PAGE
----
Alfred Kahn, who doesn't know one airplane from the next, who once said he felt like telling Pam Am to go to hell, then later said he didn't have in mind a new route, is boarding a Northwest Orient 727 at National Airport. At the plane's door, propped upright, is a guitar case. "Mmmmm," Kahn says, "I think if it's under 12 it should at least get half fare."
He could almost make it as a stand-up comic Henny Youngman of the bureaucracy belt, this thin, small, 61-year-old man with the balding head and comic-opera face.
Strapped in his seat in coach, one leg propped on a hugh orange briefcase, he suddenly confides - almost whispers - to a scribbling reporter: "It's very important to realize you're not God."
Not that it's all just yuks and good times with Jimmy Carter's chief inflation fighter. There is a warty, lizard toughness to Alfred Kahn, too, something that helps explain his startling 16-month success as chairman of the Civil Aeronautics Board, when America's airlines cut their fares like confetti - and began to realize the biggest profits in history. That was Alfred Kahn's doing.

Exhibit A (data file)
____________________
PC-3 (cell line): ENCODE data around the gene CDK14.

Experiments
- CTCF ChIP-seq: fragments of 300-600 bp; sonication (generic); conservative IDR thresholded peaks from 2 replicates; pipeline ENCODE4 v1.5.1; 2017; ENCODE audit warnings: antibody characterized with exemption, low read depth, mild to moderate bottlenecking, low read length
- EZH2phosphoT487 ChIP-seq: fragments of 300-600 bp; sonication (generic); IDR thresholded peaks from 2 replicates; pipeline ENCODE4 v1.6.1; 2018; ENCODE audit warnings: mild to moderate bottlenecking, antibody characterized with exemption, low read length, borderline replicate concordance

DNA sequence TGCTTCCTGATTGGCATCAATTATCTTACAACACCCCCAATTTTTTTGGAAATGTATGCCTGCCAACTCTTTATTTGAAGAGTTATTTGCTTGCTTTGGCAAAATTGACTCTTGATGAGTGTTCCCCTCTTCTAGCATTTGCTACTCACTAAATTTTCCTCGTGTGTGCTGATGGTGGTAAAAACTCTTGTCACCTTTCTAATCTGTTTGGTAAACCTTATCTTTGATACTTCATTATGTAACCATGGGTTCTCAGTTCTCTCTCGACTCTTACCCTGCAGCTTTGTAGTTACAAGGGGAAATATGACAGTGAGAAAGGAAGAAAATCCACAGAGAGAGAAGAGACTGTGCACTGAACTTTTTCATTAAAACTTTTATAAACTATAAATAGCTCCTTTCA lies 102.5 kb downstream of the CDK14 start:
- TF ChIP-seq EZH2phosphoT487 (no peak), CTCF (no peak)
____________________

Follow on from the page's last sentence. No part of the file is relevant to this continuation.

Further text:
Alfred Kahn, who came to Washington a year and a half ago not exactly kicking and screaming, who still takes the subway to work (and swims in the neighborhood pool), who still sometimes pads around the office in his socks, is the kind of antibureaucrat who can say:
"Look. I wake up every morning and tell myself this whole thing's a joke. You know: cover of Newsweek with the president, guest shots on 'Meet the Press.' It's a play, a performance. I'm always prepared that it's Sunday night and the curtain's coming down. A year from now people will say, 'Who's he?' . . . and that'll be all right.
Alfred Kahn says this staccato, like most everything else. Only there's no punch line.